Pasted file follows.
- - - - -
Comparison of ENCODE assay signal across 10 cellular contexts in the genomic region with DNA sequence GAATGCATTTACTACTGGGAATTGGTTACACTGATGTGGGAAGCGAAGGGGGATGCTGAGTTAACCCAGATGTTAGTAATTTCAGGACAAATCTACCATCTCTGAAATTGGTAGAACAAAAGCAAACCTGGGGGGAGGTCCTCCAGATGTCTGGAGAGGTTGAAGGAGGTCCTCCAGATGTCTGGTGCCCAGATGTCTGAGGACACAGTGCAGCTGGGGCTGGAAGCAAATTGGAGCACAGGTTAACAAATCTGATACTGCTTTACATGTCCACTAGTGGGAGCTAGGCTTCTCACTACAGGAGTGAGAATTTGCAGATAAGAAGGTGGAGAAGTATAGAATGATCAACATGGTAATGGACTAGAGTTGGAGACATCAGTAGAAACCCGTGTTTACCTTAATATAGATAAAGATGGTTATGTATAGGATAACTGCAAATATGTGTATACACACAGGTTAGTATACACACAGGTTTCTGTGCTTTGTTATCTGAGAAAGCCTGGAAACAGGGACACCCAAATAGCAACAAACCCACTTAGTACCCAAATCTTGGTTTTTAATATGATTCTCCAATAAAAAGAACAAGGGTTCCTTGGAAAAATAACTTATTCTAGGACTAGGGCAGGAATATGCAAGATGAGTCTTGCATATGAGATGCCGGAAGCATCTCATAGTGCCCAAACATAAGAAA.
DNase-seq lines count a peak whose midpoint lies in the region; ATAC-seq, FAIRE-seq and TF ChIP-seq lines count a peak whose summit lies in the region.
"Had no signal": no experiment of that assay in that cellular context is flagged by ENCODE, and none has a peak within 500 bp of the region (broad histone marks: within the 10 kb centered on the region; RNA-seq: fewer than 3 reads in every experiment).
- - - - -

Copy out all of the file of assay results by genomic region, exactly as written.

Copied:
Comparison of ENCODE assay signal across 10 cellular contexts in the genomic region with DNA sequence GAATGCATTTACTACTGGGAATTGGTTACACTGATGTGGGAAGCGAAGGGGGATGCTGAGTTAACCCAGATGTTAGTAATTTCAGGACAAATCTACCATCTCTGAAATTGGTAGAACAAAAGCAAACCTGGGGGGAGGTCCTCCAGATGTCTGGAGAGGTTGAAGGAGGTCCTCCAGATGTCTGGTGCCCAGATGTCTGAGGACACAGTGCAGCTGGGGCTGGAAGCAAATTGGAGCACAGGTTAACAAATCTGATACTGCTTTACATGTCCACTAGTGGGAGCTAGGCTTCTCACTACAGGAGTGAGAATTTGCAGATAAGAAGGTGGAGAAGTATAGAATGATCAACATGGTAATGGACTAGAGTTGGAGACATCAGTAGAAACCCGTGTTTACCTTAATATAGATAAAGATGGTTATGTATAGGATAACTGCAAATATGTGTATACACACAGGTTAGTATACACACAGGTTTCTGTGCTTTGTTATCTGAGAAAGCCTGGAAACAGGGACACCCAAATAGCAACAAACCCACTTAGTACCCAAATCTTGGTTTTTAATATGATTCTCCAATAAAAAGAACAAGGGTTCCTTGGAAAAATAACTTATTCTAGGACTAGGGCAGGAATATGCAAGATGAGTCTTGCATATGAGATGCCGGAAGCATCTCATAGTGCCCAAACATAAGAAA.
DNase-seq lines count a peak whose midpoint lies in the region; ATAC-seq, FAIRE-seq and TF ChIP-seq lines count a peak whose summit lies in the region.
"Had no signal": no experiment of that assay in that cellular context is flagged by ENCODE, and none has a peak within 500 bp of the region (broad histone marks: within the 10 kb centered on the region; RNA-seq: fewer than 3 reads in every experiment).